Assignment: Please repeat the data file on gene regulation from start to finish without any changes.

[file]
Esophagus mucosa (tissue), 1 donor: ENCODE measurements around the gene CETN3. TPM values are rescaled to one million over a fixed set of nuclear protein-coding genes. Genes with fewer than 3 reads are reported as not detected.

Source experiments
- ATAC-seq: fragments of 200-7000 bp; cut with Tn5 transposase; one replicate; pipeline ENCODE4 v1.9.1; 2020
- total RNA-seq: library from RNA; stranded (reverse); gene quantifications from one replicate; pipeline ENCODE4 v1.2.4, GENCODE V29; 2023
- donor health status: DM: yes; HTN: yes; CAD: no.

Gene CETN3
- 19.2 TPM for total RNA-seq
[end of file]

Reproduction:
Esophagus mucosa (tissue), 1 donor: ENCODE measurements around the gene CETN3. TPM values are rescaled to one million over a fixed set of nuclear protein-coding genes. Genes with fewer than 3 reads are reported as not detected.

Source experiments
- ATAC-seq: fragments of 200-7000 bp; cut with Tn5 transposase; one replicate; pipeline ENCODE4 v1.9.1; 2020
- total RNA-seq: library from RNA; stranded (reverse); gene quantifications from one replicate; pipeline ENCODE4 v1.2.4, GENCODE V29; 2023
- donor health status: DM: yes; HTN: yes; CAD: no.

Gene CETN3
- 19.2 TPM for total RNA-seq